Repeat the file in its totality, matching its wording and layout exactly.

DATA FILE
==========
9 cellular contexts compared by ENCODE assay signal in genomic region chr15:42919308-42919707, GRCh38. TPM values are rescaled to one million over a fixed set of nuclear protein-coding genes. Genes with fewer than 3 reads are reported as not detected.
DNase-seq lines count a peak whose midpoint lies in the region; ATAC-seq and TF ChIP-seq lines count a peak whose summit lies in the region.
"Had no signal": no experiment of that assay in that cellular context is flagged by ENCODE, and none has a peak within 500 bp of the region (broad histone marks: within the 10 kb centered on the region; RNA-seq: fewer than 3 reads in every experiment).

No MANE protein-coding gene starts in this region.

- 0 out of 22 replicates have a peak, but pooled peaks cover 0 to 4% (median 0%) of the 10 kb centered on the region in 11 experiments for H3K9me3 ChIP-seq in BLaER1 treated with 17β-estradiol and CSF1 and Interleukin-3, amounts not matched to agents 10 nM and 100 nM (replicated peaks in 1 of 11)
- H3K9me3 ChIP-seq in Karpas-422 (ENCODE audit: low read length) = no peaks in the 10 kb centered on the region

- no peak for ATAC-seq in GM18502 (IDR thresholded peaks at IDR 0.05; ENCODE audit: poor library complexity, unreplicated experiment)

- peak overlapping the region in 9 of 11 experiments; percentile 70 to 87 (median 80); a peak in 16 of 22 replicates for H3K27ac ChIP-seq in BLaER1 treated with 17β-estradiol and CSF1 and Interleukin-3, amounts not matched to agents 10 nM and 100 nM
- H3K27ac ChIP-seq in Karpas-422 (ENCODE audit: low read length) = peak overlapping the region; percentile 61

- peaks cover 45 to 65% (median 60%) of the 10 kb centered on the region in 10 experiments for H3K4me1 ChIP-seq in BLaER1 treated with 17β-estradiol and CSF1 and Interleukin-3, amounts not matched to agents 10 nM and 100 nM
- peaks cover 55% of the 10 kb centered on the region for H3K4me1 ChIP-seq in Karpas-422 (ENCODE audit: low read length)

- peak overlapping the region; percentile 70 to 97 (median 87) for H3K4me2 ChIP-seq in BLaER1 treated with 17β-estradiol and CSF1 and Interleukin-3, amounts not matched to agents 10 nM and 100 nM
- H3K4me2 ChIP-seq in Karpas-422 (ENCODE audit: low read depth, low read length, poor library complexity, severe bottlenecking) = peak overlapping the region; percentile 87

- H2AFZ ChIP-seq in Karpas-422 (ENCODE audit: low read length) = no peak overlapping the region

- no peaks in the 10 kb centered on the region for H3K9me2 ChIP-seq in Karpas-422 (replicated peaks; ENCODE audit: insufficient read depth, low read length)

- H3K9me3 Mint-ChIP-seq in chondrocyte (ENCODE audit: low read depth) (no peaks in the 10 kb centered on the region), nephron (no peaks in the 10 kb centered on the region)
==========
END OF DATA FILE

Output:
9 cellular contexts compared by ENCODE assay signal in genomic region chr15:42919308-42919707, GRCh38. TPM values are rescaled to one million over a fixed set of nuclear protein-coding genes. Genes with fewer than 3 reads are reported as not detected.
DNase-seq lines count a peak whose midpoint lies in the region; ATAC-seq and TF ChIP-seq lines count a peak whose summit lies in the region.
"Had no signal": no experiment of that assay in that cellular context is flagged by ENCODE, and none has a peak within 500 bp of the region (broad histone marks: within the 10 kb centered on the region; RNA-seq: fewer than 3 reads in every experiment).

No MANE protein-coding gene starts in this region.

- 0 out of 22 replicates have a peak, but pooled peaks cover 0 to 4% (median 0%) of the 10 kb centered on the region in 11 experiments for H3K9me3 ChIP-seq in BLaER1 treated with 17β-estradiol and CSF1 and Interleukin-3, amounts not matched to agents 10 nM and 100 nM (replicated peaks in 1 of 11)
- H3K9me3 ChIP-seq in Karpas-422 (ENCODE audit: low read length) = no peaks in the 10 kb centered on the region

- no peak for ATAC-seq in GM18502 (IDR thresholded peaks at IDR 0.05; ENCODE audit: poor library complexity, unreplicated experiment)

- peak overlapping the region in 9 of 11 experiments; percentile 70 to 87 (median 80); a peak in 16 of 22 replicates for H3K27ac ChIP-seq in BLaER1 treated with 17β-estradiol and CSF1 and Interleukin-3, amounts not matched to agents 10 nM and 100 nM
- H3K27ac ChIP-seq in Karpas-422 (ENCODE audit: low read length) = peak overlapping the region; percentile 61

- peaks cover 45 to 65% (median 60%) of the 10 kb centered on the region in 10 experiments for H3K4me1 ChIP-seq in BLaER1 treated with 17β-estradiol and CSF1 and Interleukin-3, amounts not matched to agents 10 nM and 100 nM
- peaks cover 55% of the 10 kb centered on the region for H3K4me1 ChIP-seq in Karpas-422 (ENCODE audit: low read length)

- peak overlapping the region; percentile 70 to 97 (median 87) for H3K4me2 ChIP-seq in BLaER1 treated with 17β-estradiol and CSF1 and Interleukin-3, amounts not matched to agents 10 nM and 100 nM
- H3K4me2 ChIP-seq in Karpas-422 (ENCODE audit: low read depth, low read length, poor library complexity, severe bottlenecking) = peak overlapping the region; percentile 87

- H2AFZ ChIP-seq in Karpas-422 (ENCODE audit: low read length) = no peak overlapping the region

- no peaks in the 10 kb centered on the region for H3K9me2 ChIP-seq in Karpas-422 (replicated peaks; ENCODE audit: insufficient read depth, low read length)

- H3K9me3 Mint-ChIP-seq in chondrocyte (ENCODE audit: low read depth) (no peaks in the 10 kb centered on the region), nephron (no peaks in the 10 kb centered on the region)